Linked by Thom Holwerda on Wed 29th Aug 2012 22:52 UTC
Linux Miguel de Icaza: "To sum up: (a) First dimension: things change too quickly, breaking both open source and proprietary software alike; (b) incompatibility across Linux distributions. This killed the ecosystem for third party developers trying to target Linux on the desktop. You would try once, do your best effort to support the 'top' distro or if you were feeling generous 'the top three' distros. Only to find out that your software no longer worked six months later. Supporting Linux on the desktop became a burden for independent developers." Mac OS X came along to scoop up the Linux defectors.
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RE: Bitter Miguel
by toast88 on Thu 30th Aug 2012 21:02 UTC in reply to "Bitter Miguel"
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Linux on the desktop is chugging along just as it always was, and like the kernel the surrounding components are pretty much always in heavy development, sometimes breaking backwards compability and requiring recompilation of affected binaries.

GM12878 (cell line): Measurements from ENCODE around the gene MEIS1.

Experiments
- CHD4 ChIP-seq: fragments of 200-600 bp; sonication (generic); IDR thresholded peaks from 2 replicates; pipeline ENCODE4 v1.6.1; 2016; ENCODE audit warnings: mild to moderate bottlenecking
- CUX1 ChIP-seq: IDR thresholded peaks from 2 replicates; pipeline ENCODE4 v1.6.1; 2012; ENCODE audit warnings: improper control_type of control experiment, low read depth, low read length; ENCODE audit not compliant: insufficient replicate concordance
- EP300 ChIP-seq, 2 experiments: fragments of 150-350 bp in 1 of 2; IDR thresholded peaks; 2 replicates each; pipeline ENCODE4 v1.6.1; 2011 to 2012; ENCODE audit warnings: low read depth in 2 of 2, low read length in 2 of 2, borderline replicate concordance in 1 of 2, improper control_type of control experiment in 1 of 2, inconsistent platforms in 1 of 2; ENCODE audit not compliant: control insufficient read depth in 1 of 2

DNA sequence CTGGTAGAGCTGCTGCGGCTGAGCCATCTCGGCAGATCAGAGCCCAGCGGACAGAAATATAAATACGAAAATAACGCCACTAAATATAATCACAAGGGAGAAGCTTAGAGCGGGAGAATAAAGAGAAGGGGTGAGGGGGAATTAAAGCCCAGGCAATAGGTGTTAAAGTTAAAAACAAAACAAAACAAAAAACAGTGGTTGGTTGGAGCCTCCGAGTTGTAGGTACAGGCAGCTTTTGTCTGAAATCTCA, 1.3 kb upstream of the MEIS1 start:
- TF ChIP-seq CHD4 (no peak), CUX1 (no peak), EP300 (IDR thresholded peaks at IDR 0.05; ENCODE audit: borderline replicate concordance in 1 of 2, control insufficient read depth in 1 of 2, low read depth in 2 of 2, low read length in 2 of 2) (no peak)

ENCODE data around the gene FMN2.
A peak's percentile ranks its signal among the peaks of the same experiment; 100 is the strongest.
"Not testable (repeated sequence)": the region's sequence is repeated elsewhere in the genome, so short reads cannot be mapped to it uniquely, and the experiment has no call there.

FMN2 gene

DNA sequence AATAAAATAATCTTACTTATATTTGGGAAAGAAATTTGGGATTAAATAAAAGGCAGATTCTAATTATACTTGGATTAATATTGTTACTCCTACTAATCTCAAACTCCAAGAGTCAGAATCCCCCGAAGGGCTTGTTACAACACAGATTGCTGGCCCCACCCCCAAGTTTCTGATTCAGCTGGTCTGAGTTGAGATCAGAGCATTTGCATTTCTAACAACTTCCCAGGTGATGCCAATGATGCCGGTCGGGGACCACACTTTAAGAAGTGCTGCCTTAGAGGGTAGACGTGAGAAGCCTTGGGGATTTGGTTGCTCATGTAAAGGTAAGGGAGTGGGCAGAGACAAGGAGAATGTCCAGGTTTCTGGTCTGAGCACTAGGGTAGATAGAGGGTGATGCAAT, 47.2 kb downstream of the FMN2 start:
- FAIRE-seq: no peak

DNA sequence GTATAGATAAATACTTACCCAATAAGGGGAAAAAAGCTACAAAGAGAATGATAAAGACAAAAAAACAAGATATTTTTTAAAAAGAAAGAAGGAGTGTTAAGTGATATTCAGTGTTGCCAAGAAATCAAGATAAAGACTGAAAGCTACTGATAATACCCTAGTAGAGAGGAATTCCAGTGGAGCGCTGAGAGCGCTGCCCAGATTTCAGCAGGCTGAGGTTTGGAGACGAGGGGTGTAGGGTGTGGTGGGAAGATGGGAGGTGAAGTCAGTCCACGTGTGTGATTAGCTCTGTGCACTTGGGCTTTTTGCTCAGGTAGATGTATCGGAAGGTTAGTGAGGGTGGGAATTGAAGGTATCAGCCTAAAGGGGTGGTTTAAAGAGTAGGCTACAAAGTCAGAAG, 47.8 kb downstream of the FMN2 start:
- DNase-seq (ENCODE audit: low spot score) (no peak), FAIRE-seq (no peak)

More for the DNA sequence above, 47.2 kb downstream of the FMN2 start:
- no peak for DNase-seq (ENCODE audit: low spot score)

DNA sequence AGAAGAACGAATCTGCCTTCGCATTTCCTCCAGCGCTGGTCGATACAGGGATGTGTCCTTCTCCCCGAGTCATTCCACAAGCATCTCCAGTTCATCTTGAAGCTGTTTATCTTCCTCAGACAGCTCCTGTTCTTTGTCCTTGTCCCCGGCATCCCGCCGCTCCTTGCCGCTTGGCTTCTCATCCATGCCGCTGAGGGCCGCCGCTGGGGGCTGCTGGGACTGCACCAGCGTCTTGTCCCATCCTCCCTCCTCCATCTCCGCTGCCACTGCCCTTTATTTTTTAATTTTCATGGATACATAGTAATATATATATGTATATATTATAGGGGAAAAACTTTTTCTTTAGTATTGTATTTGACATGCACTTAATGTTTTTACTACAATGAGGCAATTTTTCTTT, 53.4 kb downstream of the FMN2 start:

This is actually not true. The ABI/API of the kernel towards the userland has been pretty much stable for years. People keep on confusing *INTERNAL* kernel APIs with the ones towards the userland.

While the former are subject to frequent changes (which is why kernel developers encourage anyone to get their kernel-related stuff *INTO* the kernel), the latter are very stable.

I have never had any single binary which wouldn't run on a modern Linux kernel because there was an API mismatch.

The last change in this regard was the jump from libc5 to libc6 and that happened AGES ago.

On Windows, on the other hand, userland APIs change very often and without prior notice. Microsoft keeps on introducing and dropping stuff.

Have you ever wondered why Steam reinstalls DirectX for every game? Well, it's because DirectX is constantly changing:


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